Nepal | July 06, 2020

Replacement of five-decade-old food act facing delays

Himalayan News Service
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Kathmandu, June 26

The draft of Food Safety and Standards Act 2018 has been stuck at the Ministry of Law for the last four months.

Aiming to replace the existing five-decade-old food act, the Department of Food Technology and Quality Control (DoFTQC) had prepared the draft and submitted to the ministry four months ago to finalise it. Currently, the DoFTQC is following the Food Act endorsed in 1967.

“In the four months since we submitted the draft of the new food act, the law ministry has called us just once for discussion,” said Matina Joshi Vaidya, acting director general of DoFTQC.

“However, after that, we have not received any new update from the ministry,” she added. She further said that as laws cannot be prepared overnight, in-depth discussions and critical analysis are necessary.

“The ministry is doing internal works, so hopefully the draft will be finalised soon,” she said. “Thereafter, it will be submitted at the Parliament for enactment.”

This basically means that it might be a few months before the new act comes into force, she added.

In lack of contextual laws, the country’s food safety has been affected.

Every year, the DoFTQC receives a number of complaints from consumers against traders selling substandard food in the market. As per the data compiled by the DoFTQC, a total of 136 complaints against individuals or groups were registered at the DoFTQC in the first eight months of the current fiscal year. The number has already surpassed the total 135 complaints received in the last fiscal year.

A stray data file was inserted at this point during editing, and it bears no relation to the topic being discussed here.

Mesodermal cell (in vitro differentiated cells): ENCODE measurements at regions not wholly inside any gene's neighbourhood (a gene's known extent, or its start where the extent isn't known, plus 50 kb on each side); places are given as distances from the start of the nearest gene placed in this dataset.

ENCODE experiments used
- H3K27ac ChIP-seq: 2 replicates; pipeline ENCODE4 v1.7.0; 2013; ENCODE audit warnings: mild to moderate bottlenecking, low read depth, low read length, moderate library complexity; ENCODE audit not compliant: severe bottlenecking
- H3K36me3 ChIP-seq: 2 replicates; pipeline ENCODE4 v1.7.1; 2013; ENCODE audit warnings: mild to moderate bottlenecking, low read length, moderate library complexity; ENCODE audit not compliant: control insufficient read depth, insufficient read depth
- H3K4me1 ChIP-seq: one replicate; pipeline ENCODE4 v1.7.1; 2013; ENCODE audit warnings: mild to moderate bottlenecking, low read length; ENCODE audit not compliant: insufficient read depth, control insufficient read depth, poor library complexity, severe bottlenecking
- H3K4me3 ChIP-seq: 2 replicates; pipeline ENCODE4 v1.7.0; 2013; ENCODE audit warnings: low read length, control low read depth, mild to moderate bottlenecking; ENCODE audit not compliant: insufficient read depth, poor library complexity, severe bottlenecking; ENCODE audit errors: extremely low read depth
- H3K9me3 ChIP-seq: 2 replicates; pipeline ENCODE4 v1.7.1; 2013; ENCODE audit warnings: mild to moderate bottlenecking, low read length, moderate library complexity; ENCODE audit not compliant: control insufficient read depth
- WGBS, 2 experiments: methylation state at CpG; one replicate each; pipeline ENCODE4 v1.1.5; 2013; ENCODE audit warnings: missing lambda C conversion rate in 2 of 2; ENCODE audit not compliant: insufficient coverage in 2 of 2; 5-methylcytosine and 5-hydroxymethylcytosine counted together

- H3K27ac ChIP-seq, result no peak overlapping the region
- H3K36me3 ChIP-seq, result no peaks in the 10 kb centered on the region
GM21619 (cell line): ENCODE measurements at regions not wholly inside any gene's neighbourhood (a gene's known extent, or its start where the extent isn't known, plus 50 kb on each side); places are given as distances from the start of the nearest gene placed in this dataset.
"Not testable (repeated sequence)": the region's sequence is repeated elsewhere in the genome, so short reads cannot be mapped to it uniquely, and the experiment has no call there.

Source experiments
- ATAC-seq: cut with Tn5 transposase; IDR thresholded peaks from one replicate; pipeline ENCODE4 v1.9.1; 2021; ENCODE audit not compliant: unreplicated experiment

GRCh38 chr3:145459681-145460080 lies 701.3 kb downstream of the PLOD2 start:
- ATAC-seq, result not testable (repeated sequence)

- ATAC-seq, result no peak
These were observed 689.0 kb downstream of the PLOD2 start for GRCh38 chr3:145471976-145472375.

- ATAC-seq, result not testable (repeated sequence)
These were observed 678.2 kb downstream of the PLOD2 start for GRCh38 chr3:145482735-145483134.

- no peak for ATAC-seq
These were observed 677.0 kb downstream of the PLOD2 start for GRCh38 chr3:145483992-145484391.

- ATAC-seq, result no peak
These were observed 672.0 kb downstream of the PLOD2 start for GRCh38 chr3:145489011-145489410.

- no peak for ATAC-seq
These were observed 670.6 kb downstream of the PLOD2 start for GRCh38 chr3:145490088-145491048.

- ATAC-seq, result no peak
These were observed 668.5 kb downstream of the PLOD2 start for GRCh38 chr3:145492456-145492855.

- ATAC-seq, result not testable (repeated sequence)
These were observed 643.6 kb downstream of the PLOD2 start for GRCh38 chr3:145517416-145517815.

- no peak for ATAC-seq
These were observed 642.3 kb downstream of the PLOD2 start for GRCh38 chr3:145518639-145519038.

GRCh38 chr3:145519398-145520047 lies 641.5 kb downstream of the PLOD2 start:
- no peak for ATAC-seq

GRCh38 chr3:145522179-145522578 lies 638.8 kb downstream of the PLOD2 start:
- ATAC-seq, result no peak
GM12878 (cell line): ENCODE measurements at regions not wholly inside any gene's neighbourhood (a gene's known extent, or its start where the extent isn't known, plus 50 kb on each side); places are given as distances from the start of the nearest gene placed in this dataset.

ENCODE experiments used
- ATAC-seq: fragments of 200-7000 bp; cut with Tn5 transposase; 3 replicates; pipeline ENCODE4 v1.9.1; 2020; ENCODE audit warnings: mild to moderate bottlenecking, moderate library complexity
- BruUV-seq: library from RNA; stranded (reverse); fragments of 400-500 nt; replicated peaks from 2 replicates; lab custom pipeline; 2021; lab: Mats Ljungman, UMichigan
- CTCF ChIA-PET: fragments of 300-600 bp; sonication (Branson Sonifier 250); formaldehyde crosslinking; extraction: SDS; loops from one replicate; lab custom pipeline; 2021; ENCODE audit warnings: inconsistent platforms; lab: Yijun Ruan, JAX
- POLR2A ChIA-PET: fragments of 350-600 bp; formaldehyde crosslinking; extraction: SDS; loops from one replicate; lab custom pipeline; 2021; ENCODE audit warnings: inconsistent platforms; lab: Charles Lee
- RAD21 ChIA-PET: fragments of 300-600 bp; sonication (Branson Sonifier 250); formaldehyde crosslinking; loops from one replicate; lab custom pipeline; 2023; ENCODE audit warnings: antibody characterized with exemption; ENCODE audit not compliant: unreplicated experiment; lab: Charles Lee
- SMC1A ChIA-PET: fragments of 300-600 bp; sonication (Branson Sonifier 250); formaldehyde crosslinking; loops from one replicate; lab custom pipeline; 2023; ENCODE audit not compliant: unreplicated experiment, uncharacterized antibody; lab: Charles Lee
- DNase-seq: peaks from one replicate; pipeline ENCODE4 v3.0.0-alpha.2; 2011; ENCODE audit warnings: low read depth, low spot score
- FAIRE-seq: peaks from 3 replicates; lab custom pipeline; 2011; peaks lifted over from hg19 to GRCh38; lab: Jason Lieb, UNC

The DoFTQC also admits that in lack of strict rules, the wrongdoers are not really being deterred from engaging in such unethical practices. Thus, to secure the public’s right to safe food, the new food act is necessary, Joshi said.

As per the DoFTQC, the draft of new food act has proposed that anybody who produces or sells sub-standard food will be punished with five years’ imprisonment and a fine ranging from Rs 400,000 to Rs 600,000.

Similarly, if anybody dies after consuming such sub-standard food, then the producer or seller will be punished with a fine of at least Rs one million and imprisonment of five years.

Likewise, if a consumer suffers irreparable bodily damage due to a food product, then the seller or producer will have to pay up to Rs 500,000 as compensation to the victim along with treatment expenses till the person recovers completely.

If any inedible chemical or bacteria is found in the food, the producer and seller will be imprisoned for six months to one year and charged a fine of Rs 200,000.

A version of this article appears in print on June 27, 2019 of The Himalayan Times.

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